Spaltudaq has never really said a whole lot publicly about what it’s doing. So I was eager to get an update this week from CEO David Fanning about what’s percolating at the Seattle biotech company, particularly since he’s just down the hall from Xconomy’s Seattle office on First Hill.
The basic idea hasn’t changed much since Spaltudaq got started in 2005 as one of the early companies born at Accelerator, the biotech incubator affiliated with the Institute for Systems Biology. Spaltudaq’s scientists look at blood or tissue samples from patients, and identify antibodies that are made by people’s immune systems against foreign invaders like viruses, bacteria, or cancer cells. Mother Nature has evolved pretty efficient defense mechanisms against these troublemakers, so it seems like a good idea to sort through critical antibodies with broad potential uses, and make genetically engineered copies of them as drugs. It was compelling enough for the company to raise $29 million in March 2007 from Arch Venture Partners, Canaan Partners, HealthCare Ventures, Amgen Ventures, MPM Capital, and Alexandria Real Estate Equities.
Originally, Spaltudaq looked at developing antibodies for cancer. Then, a realization hit. “Choosing cancer is like choosing Mt. Everest for your first mountain climbing class,” Fanning says. So Spaltudaq has broadened its efforts to include infectious diseases and autoimmune diseases.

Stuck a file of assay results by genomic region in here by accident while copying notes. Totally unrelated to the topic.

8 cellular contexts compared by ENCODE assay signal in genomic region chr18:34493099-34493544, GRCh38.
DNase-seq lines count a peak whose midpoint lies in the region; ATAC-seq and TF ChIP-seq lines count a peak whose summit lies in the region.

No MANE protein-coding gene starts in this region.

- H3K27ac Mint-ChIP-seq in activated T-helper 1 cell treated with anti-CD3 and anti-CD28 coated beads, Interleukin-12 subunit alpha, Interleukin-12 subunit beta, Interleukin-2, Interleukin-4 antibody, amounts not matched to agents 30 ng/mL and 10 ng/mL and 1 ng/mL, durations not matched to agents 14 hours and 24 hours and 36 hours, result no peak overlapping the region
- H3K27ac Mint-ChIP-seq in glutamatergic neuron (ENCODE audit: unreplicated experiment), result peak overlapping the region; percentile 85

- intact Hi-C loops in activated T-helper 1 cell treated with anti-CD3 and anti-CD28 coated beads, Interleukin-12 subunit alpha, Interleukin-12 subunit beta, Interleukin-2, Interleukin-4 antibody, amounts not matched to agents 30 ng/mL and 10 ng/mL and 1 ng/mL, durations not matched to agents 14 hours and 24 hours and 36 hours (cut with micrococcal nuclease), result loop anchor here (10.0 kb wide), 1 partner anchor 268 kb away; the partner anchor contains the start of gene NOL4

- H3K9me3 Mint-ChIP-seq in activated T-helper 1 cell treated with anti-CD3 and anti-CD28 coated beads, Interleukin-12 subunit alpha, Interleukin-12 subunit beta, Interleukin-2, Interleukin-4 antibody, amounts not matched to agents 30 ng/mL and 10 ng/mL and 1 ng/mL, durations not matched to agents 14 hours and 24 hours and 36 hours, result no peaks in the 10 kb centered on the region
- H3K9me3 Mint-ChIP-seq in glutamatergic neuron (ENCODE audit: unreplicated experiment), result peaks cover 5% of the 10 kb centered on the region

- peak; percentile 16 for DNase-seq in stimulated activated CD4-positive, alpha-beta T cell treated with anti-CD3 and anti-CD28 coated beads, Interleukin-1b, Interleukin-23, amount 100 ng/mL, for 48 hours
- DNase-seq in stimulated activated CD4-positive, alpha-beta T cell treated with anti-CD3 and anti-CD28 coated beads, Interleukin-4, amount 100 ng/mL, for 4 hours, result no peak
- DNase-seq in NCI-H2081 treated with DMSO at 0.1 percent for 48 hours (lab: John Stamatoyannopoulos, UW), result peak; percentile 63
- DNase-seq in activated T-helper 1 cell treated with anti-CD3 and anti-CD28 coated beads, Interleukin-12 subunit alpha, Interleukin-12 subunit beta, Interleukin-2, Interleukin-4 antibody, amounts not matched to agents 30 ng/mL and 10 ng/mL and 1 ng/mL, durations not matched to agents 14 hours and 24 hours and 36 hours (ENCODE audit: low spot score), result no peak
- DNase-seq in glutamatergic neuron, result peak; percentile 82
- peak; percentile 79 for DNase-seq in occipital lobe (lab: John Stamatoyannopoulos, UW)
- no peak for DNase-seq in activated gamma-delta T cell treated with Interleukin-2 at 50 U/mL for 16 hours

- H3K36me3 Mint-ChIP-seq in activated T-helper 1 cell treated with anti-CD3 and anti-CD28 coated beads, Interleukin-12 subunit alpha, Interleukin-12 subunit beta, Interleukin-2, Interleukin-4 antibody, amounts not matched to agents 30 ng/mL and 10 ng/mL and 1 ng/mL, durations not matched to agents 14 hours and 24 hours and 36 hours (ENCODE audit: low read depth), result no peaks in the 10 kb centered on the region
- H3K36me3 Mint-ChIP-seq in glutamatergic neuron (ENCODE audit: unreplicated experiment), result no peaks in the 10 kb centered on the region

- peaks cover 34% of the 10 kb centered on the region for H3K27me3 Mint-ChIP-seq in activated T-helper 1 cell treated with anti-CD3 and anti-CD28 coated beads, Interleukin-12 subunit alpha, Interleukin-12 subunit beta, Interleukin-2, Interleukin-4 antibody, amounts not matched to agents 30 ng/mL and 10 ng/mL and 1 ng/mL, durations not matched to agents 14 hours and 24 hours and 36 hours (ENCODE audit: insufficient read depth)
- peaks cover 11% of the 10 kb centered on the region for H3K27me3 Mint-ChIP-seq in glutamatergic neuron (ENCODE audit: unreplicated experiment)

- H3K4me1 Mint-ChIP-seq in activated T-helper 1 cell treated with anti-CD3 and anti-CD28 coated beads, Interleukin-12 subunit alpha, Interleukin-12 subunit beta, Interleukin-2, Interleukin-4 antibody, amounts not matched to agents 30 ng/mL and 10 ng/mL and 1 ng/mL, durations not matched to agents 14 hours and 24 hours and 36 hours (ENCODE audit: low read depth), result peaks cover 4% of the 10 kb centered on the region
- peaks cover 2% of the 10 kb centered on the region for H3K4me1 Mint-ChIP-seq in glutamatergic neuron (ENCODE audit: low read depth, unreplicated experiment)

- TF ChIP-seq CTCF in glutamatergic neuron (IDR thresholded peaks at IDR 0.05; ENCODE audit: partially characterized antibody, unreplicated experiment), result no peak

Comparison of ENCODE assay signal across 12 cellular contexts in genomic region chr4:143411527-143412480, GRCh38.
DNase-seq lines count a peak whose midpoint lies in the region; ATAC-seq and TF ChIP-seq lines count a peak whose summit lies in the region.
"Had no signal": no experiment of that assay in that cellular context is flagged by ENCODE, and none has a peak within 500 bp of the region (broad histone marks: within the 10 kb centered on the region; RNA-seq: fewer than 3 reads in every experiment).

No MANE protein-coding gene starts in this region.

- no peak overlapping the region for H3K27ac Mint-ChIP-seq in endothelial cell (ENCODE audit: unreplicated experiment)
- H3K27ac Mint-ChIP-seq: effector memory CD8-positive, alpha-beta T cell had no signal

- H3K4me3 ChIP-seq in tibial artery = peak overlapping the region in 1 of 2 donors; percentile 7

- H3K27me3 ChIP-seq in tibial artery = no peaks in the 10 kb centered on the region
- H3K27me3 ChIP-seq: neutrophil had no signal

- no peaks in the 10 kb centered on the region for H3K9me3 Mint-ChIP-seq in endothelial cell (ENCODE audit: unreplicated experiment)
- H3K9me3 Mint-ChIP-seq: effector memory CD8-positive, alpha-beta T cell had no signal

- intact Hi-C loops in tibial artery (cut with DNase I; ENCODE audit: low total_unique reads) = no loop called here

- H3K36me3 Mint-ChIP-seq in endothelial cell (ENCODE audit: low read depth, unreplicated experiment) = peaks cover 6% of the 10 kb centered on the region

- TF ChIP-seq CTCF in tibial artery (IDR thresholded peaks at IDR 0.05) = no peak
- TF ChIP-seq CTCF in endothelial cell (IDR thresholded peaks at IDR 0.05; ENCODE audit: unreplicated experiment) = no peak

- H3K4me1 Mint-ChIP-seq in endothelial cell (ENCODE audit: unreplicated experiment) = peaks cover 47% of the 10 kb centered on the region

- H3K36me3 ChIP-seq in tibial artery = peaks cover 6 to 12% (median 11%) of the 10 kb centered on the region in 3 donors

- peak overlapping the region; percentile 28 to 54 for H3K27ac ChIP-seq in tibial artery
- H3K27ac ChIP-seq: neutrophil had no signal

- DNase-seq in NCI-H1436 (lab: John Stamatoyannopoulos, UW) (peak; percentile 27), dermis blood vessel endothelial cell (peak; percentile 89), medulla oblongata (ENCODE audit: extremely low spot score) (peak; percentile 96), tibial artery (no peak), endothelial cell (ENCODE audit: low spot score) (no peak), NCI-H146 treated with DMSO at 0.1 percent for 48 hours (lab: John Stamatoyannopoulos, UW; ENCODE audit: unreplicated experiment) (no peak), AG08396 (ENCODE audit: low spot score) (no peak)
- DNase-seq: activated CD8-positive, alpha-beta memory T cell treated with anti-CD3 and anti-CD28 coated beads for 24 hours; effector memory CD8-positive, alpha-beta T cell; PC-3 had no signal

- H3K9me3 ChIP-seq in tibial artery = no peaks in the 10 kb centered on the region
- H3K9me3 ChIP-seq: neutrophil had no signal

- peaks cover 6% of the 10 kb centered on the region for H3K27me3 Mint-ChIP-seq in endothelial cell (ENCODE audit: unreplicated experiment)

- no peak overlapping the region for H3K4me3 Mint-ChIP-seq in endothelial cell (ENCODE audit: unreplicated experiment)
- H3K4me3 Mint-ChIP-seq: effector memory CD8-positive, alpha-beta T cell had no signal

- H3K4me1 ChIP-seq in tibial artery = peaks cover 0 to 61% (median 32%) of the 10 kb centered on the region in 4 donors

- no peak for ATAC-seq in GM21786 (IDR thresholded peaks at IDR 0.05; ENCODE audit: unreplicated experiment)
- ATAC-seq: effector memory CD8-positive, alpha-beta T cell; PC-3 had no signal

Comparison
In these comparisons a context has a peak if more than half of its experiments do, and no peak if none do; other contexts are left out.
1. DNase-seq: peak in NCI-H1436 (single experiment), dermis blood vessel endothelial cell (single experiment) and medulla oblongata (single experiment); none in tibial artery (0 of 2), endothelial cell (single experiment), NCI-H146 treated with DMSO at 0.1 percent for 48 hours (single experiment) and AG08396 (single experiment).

Fanning spent most of his time in the interview talking about infectious diseases. Spaltudaq’s scientists are looking for clues in tissue samples from rare individuals who have developed “universally relevant and effective” antibodies, he says. He’s thinking of individuals who survived exposure to the wicked Ebola virus, or those infected with HIV in sub-Saharan Africa who somehow never get sick, possibly because they developed certain antibodies to keep the virus in check. Such antibodies for influenza, if turned into a drug, could be stockpiled as a backup treatment in case of a pandemic. The company has two antibody candidates for flu, which have been able to protect animals from getting the virus after being directly exposed to seasonal flu, or bird flu, Fanning says.
None of the programs have advanced far enough yet to reach clinical trials. Fanning, a former chief operating officer of Seattle-based Corixa, got plenty of experience there in doing deals to keep research and development alive through the long years needed to show a drug works. He wants to do it again. “We’re reasonably confident we’ll see partnerships in place in six months,” he says.
One totally extraneous point. Since I get asked this a fair bit about Spaltudaq, I had to ask Fanning whether he’s keeping the name of the company. “We have the discussion internally from time to time” about changing the name, he says. For now, it’s staying. Founder Johnny Stine came up with the name, which stands for an Indian healing ceremony to ensure that people don’t die before their time. “It’s a neat name, and really links to our goal of developing drugs for patients,” Fanning says.
By posting a comment, you agree to our terms and conditions.